Fr Serracino Inglott disagrees with this line of thinking, and while arguing in favour of a law regulating cohabitation that would defend the weaker party in a relationship, he insists this would not solve the problems for which divorce may be a solution.

Raising the issue of cohabitation takes Fr Serracino Inglott back to the Church and the argument made by another priest, Fr Joe Borg, that Dr Pullicino Orlando may have been "provoked" into presenting this bill because of the whole issue that erupted about cohabiting MPs during the Papal Mass on the Granaries.

"We know he was very hurt by what happened during the Papal Mass when the Church invited only one partner according to a protocol list it was given. This and the subsequent controversy over cohabitation and the Eucharist may have created a backlash. It was Marlene Pullicino's comments which led me to this conclusion. Her reaction was mellow when compared with her strong position some years ago against divorce."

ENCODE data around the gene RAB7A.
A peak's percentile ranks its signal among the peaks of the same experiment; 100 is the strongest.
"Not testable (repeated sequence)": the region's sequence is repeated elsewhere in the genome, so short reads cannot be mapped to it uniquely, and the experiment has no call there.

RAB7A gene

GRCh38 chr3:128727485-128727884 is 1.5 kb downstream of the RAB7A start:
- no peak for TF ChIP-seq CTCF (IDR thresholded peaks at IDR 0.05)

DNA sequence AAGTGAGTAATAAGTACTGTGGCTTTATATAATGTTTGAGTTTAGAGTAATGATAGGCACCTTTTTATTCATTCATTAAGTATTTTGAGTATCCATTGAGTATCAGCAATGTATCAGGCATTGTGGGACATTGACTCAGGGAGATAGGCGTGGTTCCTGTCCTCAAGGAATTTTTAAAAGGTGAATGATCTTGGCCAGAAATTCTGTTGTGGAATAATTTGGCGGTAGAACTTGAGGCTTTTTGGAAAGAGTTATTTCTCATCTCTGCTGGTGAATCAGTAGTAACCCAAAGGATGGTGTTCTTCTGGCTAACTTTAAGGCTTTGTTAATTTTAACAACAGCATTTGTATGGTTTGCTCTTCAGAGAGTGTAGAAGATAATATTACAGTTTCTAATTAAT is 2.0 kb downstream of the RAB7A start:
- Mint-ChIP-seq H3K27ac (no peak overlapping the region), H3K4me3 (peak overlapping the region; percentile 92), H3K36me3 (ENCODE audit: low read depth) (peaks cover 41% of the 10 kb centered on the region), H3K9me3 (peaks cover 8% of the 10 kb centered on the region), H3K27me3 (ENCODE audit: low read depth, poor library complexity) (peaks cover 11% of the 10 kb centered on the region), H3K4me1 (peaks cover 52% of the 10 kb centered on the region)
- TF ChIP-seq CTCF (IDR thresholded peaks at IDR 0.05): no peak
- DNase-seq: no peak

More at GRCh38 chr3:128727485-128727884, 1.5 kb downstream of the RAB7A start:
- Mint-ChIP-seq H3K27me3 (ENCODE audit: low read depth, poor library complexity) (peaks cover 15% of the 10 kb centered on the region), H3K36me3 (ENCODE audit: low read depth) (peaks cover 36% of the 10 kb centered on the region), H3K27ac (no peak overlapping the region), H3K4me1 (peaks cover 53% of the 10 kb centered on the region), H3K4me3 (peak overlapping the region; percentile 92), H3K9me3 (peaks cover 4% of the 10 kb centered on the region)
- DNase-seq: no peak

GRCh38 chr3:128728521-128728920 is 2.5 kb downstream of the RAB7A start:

In such a charged debate with social, economic, moral, and for many, religious consequences, it is more than obvious that the separation of State and Church comes to the fore.

Rabid secularists are concerned about the blurring of the lines between the two institutions when it comes to marriage, especially after the 1995 agreement with the Vatican, which allowed priests officiating in religious marriages to also act as civil servants for a state marriage, and more importantly giving Church tribunals primacy over the country's courts in annulment and separation proceedings.

Fr Serracino Inglott says he disagrees with the precedence given to Church tribunals in the 1995 agreement and advocates a complete separation of State and Church on the issue of marriage. He also goes as far as saying that the Church should abolish its tribunals, leaving annulment and separation up to the State.